Travel nurses superb
Shame, shame, shame on Michael Garrow of Brewer for his narrow-minded, uninformed statement about travel nurses, referring to them as “carnie nurses.”
Never before have I written a letter to the editor. However, I am compelled to reply to Mr. Garrow’s letter published Nov. 24 concerning the travel nurses during the recent nurses strike at EMMC. My father-in-law became a patient at EMMC during the strike, with a heart attack, resulting in his death after three days. I cannot even begin to imagine what his final journey would have been like without the travel nurses.
Our family could not have asked, or prayed, for more caring and experienced nurses. They were superb, well trained, outstanding individuals. In fact, words cannot, and do not, adequately describe their presence. Our family will be forever grateful for the team of travel nurses who rescued EMMC.
Turn on headlights
As a longtime subscriber to the Bangor Daily News, I find the editorial page to be very informative regarding news that affects everyone. This was the case with the Nov. 18 article about the “click it or ticket” policy, which over the years has prevented many serious injuries and deaths. We must all consider it a success not because it is the law, but because it saves lives.
Another matter that should be strictly enforced is the state law that requires every driver to put on their headlights in rain if their wipers are on. Traveling in the southern part of Maine you will find signs requiring drivers to comply. I never have seen such signs north of Augusta. Perhaps many drivers do not know that this simple effort saves lives. I know that there are many older cars on the roads in Maine, but as with seat belts, it costs nothing to comply.
With the wintry weather making driving more difficult, it is common sense to put your headlights on.
Harry L. Carpenteri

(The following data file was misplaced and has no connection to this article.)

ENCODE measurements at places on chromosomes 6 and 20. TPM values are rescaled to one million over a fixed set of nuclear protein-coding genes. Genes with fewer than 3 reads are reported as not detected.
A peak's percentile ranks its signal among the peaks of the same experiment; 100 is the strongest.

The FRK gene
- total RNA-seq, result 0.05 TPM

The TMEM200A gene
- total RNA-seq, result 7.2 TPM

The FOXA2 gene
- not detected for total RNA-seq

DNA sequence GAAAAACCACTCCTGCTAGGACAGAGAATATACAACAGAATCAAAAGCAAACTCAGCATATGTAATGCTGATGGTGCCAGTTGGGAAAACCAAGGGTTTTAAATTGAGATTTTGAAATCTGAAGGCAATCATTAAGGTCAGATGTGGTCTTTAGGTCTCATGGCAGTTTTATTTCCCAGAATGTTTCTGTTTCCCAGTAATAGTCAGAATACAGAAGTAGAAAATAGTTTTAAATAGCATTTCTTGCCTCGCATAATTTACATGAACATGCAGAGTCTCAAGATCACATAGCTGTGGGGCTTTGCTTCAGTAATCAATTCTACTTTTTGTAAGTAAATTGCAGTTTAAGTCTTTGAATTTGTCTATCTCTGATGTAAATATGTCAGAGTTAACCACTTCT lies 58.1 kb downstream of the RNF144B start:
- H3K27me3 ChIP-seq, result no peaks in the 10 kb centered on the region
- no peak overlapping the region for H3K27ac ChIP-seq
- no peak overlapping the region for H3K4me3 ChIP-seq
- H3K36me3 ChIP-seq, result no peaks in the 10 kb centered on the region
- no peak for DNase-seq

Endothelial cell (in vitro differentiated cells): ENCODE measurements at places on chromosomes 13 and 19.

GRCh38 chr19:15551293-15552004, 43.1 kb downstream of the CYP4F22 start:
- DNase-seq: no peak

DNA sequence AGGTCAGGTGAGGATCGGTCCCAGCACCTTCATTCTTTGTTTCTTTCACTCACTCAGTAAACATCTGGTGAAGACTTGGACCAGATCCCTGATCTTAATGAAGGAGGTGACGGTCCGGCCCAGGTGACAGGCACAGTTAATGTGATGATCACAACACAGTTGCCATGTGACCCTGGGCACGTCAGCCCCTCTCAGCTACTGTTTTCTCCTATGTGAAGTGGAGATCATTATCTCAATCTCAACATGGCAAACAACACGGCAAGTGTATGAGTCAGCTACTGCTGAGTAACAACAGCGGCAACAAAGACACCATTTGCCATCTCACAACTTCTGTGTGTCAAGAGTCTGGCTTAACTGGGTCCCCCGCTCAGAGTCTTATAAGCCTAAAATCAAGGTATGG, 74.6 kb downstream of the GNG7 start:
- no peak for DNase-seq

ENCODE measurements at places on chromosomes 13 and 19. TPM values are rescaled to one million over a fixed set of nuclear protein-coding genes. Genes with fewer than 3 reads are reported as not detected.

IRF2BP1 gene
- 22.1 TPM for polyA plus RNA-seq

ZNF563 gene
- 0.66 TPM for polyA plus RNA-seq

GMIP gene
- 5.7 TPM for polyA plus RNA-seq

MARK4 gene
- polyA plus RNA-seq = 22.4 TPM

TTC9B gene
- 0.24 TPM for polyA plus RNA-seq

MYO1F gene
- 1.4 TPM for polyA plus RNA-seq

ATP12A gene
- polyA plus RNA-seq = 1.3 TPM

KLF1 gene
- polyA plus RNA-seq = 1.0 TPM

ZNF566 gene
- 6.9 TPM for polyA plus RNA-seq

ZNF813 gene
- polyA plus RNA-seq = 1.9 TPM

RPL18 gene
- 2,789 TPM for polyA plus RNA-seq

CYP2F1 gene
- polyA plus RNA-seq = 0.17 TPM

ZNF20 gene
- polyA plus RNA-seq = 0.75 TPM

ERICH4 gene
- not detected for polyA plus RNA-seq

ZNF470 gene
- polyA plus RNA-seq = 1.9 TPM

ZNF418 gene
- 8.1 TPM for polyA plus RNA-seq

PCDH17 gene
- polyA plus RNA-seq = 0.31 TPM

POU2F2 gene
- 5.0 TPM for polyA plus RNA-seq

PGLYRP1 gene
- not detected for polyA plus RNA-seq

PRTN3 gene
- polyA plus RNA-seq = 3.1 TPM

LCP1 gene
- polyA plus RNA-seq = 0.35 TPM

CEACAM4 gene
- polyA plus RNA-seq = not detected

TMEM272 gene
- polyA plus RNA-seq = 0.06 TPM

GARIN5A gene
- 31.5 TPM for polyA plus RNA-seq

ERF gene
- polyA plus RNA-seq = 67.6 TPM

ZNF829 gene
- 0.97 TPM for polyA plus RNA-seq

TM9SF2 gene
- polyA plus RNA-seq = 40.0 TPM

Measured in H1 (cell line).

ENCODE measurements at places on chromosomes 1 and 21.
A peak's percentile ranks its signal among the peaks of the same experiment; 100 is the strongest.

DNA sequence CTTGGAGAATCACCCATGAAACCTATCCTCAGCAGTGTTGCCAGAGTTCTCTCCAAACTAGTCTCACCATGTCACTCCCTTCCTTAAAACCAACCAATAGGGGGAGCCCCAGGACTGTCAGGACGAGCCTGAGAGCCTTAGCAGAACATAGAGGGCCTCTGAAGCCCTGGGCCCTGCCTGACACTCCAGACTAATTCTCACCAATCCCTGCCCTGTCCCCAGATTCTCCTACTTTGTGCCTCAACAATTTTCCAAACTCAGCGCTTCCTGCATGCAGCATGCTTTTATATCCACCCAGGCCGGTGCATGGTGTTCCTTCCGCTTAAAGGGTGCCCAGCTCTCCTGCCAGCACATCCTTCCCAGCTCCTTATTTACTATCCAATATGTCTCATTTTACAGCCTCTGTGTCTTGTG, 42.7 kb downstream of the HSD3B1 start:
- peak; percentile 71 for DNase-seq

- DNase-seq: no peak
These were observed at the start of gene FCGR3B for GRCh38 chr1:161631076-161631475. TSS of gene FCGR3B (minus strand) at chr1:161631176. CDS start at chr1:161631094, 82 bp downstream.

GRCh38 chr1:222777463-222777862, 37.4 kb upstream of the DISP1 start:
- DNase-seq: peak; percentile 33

Flying friendly wards
Imagine boarding a plane. At the door you hear the pilot and crew express worry that they’re flying short-staffed, and are, therefore, concerned about passenger safety. But then you watch the preflight video showing you friendly skies. The airline magazine in the seat-back in front of you features glossy pictures of gleaming aircraft and a glowing report of the airline’s safety record.
How reassured would you be?
Some might object that analogies between airlines and hospitals, flight crews and nurses, are not a fair comparison.
I agree. The airline pilot and crew, while committed to their passengers’ safety, don’t have heartfelt connections to the people they transport. Whereas the nurses with whom I have worked at Eastern Maine Medical Center for the last 32 years are not only devoted to their patients’ safety, but also care very personally about what happens to the patients entrusted to their care. That hasn’t changed this year, or this month, or this week.
So when nurses tell me, or tell the administration, or now tell the community, that they are worried about patient safety, I am worried, too.
EMMC has spent a lot of money broadcasting to the community their message of “Don’t worry, it’s fine” in full-page ads, TV commercials and radio spots. EMMC nurses don’t have that scale of resources to mount an equivalent media campaign. But we should all listen hard to what they are telling us.
Island got it right
We on Vinalhaven are not an island divided — we are a community willing to help one another out at the drop of a hat, and a large majority of the island loves our windmills.
Coming home on the boat I see the three large and turning windmills and I always smile; an island with no cell phone reception, often pegged as years behind, has finally gotten it right.
Energy prices on our island used to be high and unstable. With the economy and fishing industry going the way they are, the lower and more stable prices that the windmills provide are crucial.
It is not just about the price — with global warming and overconsumption, everything we can do for the future of our planet is a step in the right direction — using wind power, green energy, and not using fossil fuels.
I would rather see and hear the turbines every day than deal with the devastation of oil spills. Wind and other renewable resources need to be our future. What will the world do when we run out of oil?
Our island is that much more ready. I just hope that a loud and overly published few will not derail the innovation that the quiet masses are in support of.
Turn, baby, turn!